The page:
Moving Up: Dr. Sujay’s Ten Steps to Turning Your Life Around and Getting To the Top!
By Suzan Johnson Cook
Doubleday, May 2008
224 pp., $19.95
Suzan Johnson Cook, D.Min., founder and a senior pastor at the Believers Christian Fellowship, New York City, affirms in the Introduction of her latest self-help, spiritual guide: “So this book is for all who want to go to a new place in their lives in the arenas of career, family, education, work, recreation, relationships, purpose and meaning.” In her second book devoted to achieving a more spiritually fulfilling life and in her personable and inviting style, she includes biblical anecdotes and shares stories from her life that will encourage you to “Stand up for who you are,” “Give voice to what needs to happen,” and “Choose to be joyful.”
The Breakthrough Imperative: How the Best Managers Get Outstanding Results
Author: Mark Gottfredson and Steve Schaubert
Publisher: Collins, 2008
Reviewed by Soroya Brantley
You are on the fast track to becoming a general manager or even a CEO. Once there, you can finally stop to breathe. Not so fast! About 40 percent of CEOs on average last less than two years in their position. “The brutal reality is that executives have less time than ever to prove their worth,” BusinessWeek reported in 2007.
In their book The Breakthrough Imperative: How the Best Managers get Outstanding Results, Mark Gottfredson and Steve Schaubert use their combined experience as partner and senior partner, respectively, at Bain & Company Inc., a global management consulting firm, to examine these job-tenure statistics and recommend ways to counter their trend. The first chapter, “The Two Keys to Breakthrough Success,” compares various businesses to determine why some initiatives work and others do not. The authors argue that successful CEOs appear to rely on two keys: They “have a deep understanding of the fundamental laws of business” and they “identify and follow a clear path to performance improvement.” Neither key is enough by itself. “It is the combination that enables strong execution and leads to success,” the authors contend.
The book cites four laws as the foundation for success. Law 1, “Costs and Prices Always Decline,” emphasizes the importance of the so-called experience curve. “The experience curve takes a commonsense observation — the more often a task is done, the less it should cost — and gives it a mathematical expression, hence predictive power,” the book says. A successful leader is able to harness this predictive power and use it effectively.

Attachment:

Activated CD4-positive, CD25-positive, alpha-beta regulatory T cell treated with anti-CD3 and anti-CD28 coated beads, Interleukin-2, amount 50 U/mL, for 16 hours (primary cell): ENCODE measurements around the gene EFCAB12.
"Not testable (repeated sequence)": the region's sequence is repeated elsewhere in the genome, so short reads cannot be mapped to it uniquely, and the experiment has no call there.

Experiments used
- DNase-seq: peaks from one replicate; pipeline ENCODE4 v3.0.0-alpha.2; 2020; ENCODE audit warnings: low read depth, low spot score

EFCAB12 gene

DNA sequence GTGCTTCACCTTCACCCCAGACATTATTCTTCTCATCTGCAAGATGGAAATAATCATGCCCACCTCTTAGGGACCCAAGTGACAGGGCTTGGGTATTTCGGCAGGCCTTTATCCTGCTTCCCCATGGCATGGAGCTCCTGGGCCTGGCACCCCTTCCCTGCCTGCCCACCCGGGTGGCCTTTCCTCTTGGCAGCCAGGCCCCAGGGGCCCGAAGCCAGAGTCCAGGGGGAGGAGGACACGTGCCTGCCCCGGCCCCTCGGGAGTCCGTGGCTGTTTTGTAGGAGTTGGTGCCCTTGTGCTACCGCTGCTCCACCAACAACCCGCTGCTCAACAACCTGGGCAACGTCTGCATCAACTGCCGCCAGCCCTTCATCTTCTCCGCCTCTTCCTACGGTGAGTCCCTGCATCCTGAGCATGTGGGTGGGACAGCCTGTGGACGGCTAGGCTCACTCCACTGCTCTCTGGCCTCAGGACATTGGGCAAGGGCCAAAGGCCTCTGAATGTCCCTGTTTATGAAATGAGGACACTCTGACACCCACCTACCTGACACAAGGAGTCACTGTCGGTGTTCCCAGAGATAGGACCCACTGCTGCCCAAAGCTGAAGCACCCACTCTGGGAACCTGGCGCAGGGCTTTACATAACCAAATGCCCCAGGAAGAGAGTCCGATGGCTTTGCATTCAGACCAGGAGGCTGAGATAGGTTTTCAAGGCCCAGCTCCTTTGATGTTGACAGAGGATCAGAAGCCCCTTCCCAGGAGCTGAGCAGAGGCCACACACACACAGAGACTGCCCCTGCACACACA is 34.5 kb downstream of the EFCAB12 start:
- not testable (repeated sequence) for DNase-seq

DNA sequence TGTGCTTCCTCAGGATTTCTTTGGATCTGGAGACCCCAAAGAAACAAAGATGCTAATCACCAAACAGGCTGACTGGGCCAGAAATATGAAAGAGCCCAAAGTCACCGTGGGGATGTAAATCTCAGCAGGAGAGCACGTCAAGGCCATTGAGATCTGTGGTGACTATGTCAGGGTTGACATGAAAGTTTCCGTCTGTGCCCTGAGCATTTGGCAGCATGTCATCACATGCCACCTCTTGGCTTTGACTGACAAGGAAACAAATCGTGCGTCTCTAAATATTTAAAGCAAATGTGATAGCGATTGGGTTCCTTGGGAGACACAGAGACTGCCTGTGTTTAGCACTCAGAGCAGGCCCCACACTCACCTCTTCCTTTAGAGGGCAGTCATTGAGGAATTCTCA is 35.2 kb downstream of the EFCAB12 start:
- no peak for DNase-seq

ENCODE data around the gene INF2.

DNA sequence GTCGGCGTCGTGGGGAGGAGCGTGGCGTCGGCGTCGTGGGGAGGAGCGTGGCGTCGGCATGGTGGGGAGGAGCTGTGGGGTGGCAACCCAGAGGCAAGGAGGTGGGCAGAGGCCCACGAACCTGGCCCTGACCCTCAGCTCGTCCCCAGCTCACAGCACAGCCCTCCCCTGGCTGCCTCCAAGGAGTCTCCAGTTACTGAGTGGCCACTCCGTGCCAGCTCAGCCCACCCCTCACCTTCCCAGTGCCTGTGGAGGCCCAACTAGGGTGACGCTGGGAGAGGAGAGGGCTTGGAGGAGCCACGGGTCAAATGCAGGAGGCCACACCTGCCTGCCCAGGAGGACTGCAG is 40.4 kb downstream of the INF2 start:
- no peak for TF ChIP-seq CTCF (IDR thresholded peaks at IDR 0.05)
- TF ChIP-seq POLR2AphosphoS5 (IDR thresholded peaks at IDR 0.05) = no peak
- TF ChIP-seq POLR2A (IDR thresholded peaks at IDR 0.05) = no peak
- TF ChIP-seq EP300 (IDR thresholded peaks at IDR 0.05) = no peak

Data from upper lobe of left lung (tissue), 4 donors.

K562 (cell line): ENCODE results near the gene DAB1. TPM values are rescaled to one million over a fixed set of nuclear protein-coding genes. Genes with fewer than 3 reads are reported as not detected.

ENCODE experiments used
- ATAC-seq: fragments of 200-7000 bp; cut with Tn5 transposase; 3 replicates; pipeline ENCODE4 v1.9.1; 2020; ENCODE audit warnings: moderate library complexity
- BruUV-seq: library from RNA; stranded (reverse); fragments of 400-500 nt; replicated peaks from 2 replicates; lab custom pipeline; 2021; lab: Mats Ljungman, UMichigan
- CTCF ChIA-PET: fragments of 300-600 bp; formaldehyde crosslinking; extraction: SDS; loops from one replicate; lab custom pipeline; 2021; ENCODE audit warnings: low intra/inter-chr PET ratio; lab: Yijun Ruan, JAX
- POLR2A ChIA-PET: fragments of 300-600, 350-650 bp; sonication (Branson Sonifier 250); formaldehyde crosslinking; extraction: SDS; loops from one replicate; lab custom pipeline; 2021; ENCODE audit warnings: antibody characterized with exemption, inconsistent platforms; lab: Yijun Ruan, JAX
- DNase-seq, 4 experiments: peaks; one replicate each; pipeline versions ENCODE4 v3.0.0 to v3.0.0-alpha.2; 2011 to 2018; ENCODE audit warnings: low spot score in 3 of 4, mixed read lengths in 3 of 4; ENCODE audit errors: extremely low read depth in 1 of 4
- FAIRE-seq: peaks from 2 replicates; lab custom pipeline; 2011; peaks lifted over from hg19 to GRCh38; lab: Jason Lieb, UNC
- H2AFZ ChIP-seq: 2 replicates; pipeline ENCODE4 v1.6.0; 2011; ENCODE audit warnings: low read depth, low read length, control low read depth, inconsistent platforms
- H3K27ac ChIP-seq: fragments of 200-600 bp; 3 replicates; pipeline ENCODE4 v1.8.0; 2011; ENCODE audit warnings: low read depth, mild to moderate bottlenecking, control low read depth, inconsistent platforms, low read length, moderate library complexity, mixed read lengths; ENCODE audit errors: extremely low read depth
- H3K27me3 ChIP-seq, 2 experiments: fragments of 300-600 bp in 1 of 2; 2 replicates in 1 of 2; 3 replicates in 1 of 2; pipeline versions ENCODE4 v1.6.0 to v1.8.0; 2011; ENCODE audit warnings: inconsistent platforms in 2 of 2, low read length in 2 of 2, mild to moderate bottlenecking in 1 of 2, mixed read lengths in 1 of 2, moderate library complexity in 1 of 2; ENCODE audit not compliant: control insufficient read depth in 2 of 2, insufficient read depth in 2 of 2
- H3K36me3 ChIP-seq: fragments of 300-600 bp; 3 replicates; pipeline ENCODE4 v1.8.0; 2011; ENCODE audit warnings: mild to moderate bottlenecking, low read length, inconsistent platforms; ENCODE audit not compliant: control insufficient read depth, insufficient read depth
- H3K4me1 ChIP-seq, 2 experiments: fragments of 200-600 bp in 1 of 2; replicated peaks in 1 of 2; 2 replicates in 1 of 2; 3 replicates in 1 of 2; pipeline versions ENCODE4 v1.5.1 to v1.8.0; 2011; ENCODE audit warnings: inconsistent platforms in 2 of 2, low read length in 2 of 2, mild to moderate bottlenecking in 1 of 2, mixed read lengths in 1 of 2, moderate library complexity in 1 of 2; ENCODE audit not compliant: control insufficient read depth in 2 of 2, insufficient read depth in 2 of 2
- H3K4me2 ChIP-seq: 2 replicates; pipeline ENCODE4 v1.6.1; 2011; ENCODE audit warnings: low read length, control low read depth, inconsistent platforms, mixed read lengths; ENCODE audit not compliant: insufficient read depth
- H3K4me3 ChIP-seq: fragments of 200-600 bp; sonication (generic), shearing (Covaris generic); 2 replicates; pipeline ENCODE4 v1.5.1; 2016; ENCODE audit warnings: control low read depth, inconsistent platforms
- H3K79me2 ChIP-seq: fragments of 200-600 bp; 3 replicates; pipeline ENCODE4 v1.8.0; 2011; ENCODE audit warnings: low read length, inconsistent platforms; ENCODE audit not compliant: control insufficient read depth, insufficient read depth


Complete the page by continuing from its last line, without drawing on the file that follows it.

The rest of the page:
Law 2, “Competitive Position Determines Your Options,” stipulates that successful management often involves making choices and decisions designed to improve performance. It states that before decisions are made, the leader must know where the company stands in relation to its competitors. Armed with this knowledge, plus the necessary statistics and information that give a full picture of the company’s position, the manager is better able to assess how specific actions would be advantageous to the company and disadvantageous to competitors.
Law 3 is “Customers and Profit Pools Don’t Stand Still.” An effective manager must be able to anticipate and prepare for shifts in consumer wants. A great manager also would recognize shifts in the company’s “profit pool” (the total profit made from every participant in the company’s value chain, including providers of products or services) early enough so that new profit pools can be created.
Law 4 is “Simplicity Gets Results.” A company with too many products and options drives up costs and confuses its customers, the authors argue. It is too expensive and downright impossible to be everything to everybody, so concentrate on being the best in your niche, they advise.
The authors use real companies as case studies of how different management styles produce different outcomes. Bottom line: The Breakthrough Imperative: How the Best Managers Get Outstanding Results is full of information that, if properly utilized, could help senior executives quickly prove their worth and prolong their tenure.
The Skull Cage Key
By Michel Marriot
Bolden/Agate, March 2008
350 pp., $15
The year is 2041 and Harlem has undergone a re-Renaissance, one that is muddled with a sinister element: headhunters are terrorizing the community to harvest peoples’ most joyous memories. Armstrong Black becomes the prime suspect when his lover’s body is found decapitated in a hotel room; and Reagan, an ex-cop, is called back to his beat to find out who or what is behind the peddling of the new addictive drug called Hedz. Michel Marriot, a former reporter for The New York Times, describes his debut novel as “social sci-fi.” Marriot is an imaginative and skillful enough writer to pull this off this erotic thriller that touches on the ever-present issues of class, drug use, politics and race.
—Clarence V. Reynolds